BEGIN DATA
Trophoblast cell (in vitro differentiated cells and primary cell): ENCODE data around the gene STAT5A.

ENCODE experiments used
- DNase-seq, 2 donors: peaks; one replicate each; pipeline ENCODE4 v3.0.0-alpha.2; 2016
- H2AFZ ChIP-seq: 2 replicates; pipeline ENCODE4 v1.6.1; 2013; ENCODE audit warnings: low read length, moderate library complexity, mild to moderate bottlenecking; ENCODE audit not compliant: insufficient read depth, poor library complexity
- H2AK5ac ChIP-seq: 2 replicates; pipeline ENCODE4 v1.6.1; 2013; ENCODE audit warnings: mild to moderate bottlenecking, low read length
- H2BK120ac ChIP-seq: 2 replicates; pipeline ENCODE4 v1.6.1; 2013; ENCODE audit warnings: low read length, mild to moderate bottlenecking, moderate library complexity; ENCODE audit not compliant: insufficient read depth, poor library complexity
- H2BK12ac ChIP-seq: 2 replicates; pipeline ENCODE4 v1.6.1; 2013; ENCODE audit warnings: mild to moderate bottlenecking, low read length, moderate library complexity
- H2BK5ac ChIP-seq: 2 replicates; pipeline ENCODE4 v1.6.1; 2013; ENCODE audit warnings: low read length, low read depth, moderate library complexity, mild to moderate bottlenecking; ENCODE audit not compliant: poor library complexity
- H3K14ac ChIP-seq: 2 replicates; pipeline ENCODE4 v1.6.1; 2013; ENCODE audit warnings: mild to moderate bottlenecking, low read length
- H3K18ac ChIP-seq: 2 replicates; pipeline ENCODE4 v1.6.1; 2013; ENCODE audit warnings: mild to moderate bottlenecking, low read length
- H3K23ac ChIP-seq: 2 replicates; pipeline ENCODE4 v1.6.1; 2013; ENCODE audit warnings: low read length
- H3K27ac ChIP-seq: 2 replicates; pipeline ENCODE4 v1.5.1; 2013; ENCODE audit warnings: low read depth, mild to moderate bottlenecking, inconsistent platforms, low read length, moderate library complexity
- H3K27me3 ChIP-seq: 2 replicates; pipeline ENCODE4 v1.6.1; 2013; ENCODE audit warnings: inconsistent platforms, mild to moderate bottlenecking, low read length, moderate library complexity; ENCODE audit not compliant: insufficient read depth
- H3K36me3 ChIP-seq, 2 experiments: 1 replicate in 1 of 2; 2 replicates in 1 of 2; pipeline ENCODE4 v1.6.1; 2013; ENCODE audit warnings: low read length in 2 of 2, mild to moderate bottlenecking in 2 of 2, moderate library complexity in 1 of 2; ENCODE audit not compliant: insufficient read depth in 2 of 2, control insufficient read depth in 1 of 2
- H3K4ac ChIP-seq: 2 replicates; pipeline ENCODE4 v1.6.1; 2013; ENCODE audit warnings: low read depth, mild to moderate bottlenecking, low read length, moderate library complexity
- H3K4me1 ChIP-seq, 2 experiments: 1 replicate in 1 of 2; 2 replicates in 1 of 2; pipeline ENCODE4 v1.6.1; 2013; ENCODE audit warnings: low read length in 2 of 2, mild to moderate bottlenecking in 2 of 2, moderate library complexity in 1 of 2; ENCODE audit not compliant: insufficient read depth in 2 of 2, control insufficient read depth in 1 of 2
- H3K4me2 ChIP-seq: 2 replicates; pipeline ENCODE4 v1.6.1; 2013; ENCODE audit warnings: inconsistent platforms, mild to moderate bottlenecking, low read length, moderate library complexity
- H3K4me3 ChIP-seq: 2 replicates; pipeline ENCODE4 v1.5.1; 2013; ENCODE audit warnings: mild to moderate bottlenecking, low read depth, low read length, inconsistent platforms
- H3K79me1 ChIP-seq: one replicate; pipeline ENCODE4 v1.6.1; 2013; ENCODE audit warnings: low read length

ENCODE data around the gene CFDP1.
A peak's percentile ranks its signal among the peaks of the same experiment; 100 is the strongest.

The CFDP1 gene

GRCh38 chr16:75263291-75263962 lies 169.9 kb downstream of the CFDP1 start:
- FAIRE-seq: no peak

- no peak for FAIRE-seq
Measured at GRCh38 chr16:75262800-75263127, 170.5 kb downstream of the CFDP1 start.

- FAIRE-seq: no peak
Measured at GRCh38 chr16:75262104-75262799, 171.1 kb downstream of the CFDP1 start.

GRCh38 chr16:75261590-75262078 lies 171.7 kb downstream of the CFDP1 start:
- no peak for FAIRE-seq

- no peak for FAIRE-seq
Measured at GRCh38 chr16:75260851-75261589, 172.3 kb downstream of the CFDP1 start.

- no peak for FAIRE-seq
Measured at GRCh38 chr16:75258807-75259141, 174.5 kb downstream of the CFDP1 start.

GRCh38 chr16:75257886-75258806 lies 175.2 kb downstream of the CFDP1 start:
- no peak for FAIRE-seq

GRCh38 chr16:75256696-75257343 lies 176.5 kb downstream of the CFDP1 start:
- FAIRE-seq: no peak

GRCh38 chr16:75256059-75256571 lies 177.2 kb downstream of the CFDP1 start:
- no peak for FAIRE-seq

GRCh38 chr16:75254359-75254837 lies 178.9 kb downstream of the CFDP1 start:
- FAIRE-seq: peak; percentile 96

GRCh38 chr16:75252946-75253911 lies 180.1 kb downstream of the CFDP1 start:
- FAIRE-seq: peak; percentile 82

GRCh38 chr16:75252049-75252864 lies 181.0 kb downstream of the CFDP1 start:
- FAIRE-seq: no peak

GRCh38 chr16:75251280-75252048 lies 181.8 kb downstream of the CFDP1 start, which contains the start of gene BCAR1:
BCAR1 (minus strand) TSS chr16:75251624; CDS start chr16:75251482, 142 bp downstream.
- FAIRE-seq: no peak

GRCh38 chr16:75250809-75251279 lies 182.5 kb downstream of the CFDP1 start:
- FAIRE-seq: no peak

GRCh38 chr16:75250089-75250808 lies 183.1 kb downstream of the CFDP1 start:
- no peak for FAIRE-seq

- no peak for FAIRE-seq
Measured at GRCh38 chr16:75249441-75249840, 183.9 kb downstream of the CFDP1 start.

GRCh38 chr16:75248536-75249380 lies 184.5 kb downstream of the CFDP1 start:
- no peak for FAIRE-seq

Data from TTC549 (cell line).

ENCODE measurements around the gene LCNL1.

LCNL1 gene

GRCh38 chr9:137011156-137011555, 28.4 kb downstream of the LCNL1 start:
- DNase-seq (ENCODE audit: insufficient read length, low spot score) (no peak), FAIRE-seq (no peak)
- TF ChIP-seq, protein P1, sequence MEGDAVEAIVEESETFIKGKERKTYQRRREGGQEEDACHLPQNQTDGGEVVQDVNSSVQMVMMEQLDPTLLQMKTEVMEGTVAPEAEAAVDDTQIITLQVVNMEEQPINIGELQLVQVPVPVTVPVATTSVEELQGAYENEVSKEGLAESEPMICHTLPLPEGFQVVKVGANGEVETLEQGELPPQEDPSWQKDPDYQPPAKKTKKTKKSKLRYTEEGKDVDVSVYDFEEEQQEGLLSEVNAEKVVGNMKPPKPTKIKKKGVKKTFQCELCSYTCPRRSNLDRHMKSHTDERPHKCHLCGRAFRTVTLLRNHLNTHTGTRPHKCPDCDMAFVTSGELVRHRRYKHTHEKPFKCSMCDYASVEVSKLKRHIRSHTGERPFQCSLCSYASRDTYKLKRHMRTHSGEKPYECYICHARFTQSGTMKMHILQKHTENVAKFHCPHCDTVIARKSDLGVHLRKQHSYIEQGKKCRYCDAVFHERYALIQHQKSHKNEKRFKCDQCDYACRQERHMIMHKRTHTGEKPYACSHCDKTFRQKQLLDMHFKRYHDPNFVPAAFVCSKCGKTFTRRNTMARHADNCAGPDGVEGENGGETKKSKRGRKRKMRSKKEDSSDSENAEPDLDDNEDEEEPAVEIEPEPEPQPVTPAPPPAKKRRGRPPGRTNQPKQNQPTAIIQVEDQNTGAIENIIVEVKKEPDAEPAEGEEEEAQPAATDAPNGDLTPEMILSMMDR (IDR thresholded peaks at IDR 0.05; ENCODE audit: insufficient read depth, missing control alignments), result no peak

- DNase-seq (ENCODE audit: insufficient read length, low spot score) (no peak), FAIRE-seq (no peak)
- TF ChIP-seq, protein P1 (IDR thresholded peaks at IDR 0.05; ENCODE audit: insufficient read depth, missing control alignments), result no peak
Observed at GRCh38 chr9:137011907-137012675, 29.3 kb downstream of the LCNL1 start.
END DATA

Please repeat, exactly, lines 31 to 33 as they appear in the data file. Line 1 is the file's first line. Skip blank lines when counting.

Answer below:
- no peak for FAIRE-seq
Measured at GRCh38 chr16:75260851-75261589, 172.3 kb downstream of the CFDP1 start.

- no peak for FAIRE-seq